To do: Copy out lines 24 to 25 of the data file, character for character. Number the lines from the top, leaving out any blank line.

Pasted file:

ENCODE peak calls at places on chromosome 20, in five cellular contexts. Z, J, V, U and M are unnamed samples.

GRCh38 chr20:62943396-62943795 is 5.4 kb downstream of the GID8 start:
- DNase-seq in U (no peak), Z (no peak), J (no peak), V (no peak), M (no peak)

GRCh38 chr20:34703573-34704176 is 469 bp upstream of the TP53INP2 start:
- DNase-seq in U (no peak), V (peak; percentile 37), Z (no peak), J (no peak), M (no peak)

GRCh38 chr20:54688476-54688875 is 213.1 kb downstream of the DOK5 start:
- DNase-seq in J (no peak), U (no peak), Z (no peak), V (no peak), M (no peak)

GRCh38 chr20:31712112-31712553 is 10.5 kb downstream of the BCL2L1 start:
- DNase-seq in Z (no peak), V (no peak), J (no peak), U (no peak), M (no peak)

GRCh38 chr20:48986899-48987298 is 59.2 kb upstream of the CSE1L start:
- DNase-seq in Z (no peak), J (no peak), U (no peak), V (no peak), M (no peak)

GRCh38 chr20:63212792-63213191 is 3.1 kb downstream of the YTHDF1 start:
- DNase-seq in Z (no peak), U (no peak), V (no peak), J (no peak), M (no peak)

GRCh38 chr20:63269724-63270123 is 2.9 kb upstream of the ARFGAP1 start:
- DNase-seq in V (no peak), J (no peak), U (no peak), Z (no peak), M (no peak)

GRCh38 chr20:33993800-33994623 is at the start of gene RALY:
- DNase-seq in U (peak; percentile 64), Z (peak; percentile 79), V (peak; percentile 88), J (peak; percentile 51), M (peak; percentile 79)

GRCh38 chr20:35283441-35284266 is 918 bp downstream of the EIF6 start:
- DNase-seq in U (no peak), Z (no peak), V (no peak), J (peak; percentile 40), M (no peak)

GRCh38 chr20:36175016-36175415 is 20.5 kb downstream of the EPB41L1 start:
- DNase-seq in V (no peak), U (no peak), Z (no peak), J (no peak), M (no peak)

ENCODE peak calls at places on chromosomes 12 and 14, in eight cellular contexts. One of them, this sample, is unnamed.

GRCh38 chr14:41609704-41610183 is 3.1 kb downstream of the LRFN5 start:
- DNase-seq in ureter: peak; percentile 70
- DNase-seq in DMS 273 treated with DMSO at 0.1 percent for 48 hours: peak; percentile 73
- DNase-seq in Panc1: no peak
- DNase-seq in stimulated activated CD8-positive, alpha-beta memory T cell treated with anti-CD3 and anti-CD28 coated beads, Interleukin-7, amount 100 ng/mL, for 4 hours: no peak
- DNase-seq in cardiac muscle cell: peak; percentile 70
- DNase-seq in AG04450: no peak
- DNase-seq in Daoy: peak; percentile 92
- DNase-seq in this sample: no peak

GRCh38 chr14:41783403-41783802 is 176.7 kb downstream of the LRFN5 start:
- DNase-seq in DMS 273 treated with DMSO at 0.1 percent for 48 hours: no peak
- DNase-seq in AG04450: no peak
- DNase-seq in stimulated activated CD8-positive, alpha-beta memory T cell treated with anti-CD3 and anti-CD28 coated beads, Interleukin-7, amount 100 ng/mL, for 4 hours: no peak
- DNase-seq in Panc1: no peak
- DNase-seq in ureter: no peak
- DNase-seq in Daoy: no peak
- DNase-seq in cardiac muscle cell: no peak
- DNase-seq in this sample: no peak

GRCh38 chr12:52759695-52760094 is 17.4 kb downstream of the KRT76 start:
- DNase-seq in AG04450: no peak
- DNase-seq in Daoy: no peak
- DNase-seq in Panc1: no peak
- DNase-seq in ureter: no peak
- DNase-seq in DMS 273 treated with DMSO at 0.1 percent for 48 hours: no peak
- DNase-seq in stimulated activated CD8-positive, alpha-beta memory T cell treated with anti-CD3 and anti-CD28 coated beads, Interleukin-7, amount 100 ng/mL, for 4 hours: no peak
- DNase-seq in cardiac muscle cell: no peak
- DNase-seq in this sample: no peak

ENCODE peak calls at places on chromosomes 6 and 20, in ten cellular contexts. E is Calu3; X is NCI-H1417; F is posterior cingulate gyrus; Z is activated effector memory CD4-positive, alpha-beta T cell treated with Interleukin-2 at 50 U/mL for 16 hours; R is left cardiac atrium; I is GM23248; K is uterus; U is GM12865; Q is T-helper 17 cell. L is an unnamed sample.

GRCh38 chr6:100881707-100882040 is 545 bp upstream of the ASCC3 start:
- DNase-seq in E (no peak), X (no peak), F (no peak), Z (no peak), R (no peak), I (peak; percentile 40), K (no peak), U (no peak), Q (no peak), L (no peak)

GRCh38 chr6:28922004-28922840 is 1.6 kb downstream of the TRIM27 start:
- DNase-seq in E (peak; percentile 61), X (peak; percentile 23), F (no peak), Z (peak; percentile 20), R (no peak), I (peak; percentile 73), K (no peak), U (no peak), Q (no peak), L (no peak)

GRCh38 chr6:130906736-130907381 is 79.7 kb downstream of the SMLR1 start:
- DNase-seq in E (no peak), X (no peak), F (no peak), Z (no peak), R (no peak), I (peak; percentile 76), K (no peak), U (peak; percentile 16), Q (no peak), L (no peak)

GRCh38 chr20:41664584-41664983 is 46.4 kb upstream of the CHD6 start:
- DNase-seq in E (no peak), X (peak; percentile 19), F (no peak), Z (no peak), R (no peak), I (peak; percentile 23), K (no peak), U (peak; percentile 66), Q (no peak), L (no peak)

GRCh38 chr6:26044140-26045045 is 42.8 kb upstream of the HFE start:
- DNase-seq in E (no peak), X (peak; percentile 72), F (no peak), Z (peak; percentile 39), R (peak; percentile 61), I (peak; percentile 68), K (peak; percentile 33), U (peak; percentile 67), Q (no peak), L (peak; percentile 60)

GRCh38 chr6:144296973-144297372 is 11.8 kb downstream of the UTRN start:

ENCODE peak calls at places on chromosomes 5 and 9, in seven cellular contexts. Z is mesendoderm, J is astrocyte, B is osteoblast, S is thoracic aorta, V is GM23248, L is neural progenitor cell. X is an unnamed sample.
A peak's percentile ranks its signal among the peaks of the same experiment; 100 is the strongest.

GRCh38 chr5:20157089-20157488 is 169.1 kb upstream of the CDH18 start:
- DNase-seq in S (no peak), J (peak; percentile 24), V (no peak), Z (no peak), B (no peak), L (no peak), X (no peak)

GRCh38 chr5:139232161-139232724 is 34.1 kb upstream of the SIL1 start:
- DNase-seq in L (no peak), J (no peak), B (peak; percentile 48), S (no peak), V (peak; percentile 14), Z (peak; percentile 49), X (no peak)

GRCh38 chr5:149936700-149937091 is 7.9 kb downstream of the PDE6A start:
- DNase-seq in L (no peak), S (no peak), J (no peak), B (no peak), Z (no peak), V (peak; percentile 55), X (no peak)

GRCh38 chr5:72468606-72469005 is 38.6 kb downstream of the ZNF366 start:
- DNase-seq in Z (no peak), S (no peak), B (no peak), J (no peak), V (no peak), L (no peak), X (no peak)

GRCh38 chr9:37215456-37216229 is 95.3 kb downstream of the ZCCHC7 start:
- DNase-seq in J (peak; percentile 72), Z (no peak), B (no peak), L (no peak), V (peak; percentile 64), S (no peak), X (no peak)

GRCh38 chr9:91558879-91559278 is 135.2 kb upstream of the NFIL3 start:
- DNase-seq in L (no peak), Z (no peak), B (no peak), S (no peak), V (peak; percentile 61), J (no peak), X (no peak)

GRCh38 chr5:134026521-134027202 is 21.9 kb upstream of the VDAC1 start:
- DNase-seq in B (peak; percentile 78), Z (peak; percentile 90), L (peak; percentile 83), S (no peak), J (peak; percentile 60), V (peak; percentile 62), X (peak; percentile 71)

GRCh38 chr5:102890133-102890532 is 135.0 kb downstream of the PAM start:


- DNase-seq in ureter: peak; percentile 70
- DNase-seq in DMS 273 treated with DMSO at 0.1 percent for 48 hours: peak; percentile 73